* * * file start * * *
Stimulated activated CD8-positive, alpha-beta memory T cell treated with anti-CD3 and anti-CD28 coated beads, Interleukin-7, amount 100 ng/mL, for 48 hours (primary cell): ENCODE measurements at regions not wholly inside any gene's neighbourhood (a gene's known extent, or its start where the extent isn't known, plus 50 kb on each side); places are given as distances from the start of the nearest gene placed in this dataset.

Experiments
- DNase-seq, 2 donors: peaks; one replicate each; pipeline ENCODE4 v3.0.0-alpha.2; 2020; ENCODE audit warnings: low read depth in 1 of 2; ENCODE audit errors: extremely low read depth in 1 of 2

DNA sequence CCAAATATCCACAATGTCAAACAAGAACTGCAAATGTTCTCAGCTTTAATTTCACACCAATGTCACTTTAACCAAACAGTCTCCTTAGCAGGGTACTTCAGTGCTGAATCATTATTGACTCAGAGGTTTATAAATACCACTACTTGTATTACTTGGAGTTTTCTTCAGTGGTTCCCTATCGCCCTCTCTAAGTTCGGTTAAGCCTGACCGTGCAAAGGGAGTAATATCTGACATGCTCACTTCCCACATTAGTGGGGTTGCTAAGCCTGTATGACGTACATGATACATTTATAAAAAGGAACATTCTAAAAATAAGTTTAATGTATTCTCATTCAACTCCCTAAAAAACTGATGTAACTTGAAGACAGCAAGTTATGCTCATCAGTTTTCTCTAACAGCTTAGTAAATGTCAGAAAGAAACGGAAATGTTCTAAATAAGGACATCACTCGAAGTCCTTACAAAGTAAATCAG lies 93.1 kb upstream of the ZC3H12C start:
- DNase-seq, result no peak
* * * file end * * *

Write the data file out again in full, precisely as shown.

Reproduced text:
Stimulated activated CD8-positive, alpha-beta memory T cell treated with anti-CD3 and anti-CD28 coated beads, Interleukin-7, amount 100 ng/mL, for 48 hours (primary cell): ENCODE measurements at regions not wholly inside any gene's neighbourhood (a gene's known extent, or its start where the extent isn't known, plus 50 kb on each side); places are given as distances from the start of the nearest gene placed in this dataset.

Experiments
- DNase-seq, 2 donors: peaks; one replicate each; pipeline ENCODE4 v3.0.0-alpha.2; 2020; ENCODE audit warnings: low read depth in 1 of 2; ENCODE audit errors: extremely low read depth in 1 of 2

DNA sequence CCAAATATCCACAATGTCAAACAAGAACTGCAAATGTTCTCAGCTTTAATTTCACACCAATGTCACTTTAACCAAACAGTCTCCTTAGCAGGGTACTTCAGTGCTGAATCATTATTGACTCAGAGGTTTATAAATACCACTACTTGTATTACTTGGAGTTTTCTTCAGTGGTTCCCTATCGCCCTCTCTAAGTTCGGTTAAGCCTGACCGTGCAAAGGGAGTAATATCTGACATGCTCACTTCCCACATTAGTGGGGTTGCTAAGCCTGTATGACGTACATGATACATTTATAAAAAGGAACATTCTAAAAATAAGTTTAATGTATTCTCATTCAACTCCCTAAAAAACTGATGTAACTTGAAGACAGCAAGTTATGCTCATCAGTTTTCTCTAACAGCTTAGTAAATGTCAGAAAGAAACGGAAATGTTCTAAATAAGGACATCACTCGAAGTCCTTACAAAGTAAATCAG lies 93.1 kb upstream of the ZC3H12C start:
- DNase-seq, result no peak